This is Elizabeth Bard’s second book, detailing her continued adventures as an Americaine married to a Frenchman. The book begins with Elizabeth and Gwendal still living in Paris and starting a family. Gwendal’s business, ushering in the digital age in European cinema, is successful and stressful. He works long hours and feels more removed from the love of film that led him to the work in the first place. Elizabeth is dealing with residual success of her first book, Lunch in Paris, and is up against the deadline for her second. They take a vacation in Provence, in the tiny village called Cereste. One of Gwendals favorite poets, the French Resistance fighter Rene Char spent some time in the village and by chance they learn that the house where he stayed is for sale. Throwing caution to the wind, the decide to buy the place and relocate.
She tells charming stories of village life and raising a young son. A native New Yorker, she still has some things to learn about politesse and slowing down to the pace of small town life, but it comes easier than she ever expected. Gwendal works from home but is unsatified and soon they come up with a new plan, another “crazy idea” as her mother would say. They are going to open an artisanal ice cream shop, Scaramouche.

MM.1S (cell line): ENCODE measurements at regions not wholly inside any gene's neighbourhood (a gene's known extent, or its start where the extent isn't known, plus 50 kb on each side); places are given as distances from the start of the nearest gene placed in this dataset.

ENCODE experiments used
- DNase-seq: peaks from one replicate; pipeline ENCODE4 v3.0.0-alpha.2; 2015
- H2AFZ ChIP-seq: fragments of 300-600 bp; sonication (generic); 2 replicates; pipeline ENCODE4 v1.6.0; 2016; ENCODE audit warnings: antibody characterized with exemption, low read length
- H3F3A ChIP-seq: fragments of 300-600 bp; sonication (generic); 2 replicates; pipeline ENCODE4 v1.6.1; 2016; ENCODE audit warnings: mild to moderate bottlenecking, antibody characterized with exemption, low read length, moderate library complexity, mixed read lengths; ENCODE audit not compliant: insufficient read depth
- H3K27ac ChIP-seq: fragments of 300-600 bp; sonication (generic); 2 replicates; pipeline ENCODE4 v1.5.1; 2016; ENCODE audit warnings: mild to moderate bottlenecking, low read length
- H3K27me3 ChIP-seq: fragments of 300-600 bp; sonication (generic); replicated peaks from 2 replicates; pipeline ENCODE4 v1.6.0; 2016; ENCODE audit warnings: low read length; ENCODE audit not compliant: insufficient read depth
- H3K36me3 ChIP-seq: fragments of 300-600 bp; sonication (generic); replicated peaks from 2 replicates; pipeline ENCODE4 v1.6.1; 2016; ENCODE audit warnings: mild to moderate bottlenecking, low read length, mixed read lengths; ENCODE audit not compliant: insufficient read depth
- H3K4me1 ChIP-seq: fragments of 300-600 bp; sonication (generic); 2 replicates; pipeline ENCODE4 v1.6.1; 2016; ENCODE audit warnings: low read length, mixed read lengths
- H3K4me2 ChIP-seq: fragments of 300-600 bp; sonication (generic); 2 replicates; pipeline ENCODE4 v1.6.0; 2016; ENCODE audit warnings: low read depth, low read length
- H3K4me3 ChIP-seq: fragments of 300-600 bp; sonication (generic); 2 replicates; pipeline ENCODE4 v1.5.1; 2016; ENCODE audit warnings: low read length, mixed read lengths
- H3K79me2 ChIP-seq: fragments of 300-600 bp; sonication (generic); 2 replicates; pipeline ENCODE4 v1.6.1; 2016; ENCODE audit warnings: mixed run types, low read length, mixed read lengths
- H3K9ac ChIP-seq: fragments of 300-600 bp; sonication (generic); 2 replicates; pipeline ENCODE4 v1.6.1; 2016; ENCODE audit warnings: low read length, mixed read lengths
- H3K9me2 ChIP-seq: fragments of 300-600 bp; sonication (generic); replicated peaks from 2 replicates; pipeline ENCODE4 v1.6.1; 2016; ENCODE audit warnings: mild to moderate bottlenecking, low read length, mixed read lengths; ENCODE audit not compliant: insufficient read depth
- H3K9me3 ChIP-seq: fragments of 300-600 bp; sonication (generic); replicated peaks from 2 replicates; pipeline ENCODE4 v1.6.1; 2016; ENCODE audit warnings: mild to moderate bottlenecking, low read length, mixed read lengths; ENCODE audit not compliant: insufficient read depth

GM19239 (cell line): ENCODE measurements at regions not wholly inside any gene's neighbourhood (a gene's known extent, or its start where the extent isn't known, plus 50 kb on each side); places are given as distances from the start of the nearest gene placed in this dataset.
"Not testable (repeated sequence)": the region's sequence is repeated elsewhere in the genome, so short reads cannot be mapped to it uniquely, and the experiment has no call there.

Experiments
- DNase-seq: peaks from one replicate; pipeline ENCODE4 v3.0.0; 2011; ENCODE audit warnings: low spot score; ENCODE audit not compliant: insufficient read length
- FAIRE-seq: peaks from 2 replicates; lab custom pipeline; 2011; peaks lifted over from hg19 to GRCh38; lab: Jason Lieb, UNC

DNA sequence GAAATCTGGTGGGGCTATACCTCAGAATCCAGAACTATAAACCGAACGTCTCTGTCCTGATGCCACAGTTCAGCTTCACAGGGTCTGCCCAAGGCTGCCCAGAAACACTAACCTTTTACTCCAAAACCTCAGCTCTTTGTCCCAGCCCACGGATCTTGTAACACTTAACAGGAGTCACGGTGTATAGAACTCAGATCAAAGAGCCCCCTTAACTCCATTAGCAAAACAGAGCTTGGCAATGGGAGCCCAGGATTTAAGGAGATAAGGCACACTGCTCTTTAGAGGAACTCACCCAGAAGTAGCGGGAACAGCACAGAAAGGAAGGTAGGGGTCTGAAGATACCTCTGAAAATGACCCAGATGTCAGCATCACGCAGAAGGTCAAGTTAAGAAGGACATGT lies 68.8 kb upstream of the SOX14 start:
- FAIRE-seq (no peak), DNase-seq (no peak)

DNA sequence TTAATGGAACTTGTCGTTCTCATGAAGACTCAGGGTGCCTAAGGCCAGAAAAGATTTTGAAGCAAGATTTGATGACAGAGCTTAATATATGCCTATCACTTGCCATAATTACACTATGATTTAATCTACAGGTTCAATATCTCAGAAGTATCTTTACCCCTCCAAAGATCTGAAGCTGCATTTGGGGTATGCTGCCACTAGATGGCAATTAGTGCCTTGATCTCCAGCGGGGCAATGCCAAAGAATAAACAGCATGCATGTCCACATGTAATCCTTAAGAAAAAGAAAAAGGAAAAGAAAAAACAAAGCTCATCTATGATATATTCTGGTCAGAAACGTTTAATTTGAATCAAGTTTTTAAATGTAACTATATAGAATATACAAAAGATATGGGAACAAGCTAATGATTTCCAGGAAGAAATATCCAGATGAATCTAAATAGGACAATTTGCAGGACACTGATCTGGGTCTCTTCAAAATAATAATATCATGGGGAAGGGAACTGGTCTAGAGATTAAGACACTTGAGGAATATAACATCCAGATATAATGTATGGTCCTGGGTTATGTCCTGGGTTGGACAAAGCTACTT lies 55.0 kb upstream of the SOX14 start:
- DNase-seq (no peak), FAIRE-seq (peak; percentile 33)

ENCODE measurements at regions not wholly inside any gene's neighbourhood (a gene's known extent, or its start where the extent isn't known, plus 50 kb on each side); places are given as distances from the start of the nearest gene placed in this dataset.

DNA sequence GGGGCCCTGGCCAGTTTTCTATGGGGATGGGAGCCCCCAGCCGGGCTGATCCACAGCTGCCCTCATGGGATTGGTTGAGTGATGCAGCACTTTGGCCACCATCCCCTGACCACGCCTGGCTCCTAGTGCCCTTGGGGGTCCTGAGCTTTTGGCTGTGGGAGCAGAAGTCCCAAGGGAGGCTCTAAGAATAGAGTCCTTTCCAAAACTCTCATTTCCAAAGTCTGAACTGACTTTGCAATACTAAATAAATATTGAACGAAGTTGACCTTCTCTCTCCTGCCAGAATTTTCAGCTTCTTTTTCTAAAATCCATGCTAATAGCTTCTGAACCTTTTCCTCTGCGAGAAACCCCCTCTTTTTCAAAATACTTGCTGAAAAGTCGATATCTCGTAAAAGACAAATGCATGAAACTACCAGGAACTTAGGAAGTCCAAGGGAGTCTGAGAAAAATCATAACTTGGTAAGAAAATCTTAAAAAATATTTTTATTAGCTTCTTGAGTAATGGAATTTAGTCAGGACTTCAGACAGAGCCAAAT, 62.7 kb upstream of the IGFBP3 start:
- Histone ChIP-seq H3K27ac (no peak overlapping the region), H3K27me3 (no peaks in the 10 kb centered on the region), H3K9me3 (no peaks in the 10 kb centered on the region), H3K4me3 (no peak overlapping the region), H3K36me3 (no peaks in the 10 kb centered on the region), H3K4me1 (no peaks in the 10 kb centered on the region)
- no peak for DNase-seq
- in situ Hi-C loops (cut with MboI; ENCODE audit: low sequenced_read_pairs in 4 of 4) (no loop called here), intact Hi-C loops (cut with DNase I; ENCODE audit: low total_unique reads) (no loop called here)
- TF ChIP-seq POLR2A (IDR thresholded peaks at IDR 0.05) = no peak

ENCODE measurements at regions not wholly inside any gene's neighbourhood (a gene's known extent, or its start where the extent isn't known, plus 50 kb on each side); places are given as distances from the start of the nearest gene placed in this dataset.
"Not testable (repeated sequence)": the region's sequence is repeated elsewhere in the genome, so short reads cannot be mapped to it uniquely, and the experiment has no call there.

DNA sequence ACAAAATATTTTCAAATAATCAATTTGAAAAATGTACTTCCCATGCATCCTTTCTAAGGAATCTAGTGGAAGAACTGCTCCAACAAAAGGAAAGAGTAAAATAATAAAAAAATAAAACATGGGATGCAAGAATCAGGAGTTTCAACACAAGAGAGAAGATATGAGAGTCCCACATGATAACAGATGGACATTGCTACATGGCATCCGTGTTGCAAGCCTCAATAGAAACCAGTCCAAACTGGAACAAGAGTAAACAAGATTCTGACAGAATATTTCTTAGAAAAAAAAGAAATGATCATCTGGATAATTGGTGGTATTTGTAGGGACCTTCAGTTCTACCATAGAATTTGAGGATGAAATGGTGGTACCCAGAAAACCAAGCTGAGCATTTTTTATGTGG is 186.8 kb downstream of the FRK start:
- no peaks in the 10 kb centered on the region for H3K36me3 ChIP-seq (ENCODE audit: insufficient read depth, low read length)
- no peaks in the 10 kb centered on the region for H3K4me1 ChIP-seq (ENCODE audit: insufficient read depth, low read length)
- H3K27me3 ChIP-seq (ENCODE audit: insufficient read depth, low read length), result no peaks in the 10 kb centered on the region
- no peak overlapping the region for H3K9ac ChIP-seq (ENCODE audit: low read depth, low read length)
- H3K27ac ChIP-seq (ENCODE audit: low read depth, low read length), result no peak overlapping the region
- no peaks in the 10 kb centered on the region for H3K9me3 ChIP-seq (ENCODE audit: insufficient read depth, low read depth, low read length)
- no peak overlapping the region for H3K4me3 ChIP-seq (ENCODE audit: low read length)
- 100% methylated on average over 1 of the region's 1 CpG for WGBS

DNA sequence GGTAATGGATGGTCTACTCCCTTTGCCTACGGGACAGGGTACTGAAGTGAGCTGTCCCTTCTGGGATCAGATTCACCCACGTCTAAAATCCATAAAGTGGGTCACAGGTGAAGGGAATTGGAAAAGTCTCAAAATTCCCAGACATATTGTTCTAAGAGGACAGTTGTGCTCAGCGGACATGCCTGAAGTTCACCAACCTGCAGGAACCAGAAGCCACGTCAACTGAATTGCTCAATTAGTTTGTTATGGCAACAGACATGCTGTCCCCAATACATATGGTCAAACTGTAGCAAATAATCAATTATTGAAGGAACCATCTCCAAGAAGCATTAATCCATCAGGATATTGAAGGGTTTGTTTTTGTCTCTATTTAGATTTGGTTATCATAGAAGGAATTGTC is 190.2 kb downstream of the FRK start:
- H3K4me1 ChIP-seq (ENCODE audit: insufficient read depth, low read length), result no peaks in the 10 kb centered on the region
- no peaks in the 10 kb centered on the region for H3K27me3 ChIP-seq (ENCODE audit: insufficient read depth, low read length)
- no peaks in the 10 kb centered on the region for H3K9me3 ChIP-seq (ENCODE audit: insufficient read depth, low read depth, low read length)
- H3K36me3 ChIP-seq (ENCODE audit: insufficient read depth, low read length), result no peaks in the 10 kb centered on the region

I really enjoy her writing style and way the book is laid out. Each chapter has a few recipes at the end that tie into the stories she’s telling, whether it’s baking with her son to strengthen their bond or going truffle hunting or picking crocus to harvest saffron. I tried a couple of recipes from her last book and plan to give a couple form this one a go this weekend. Bon apetit!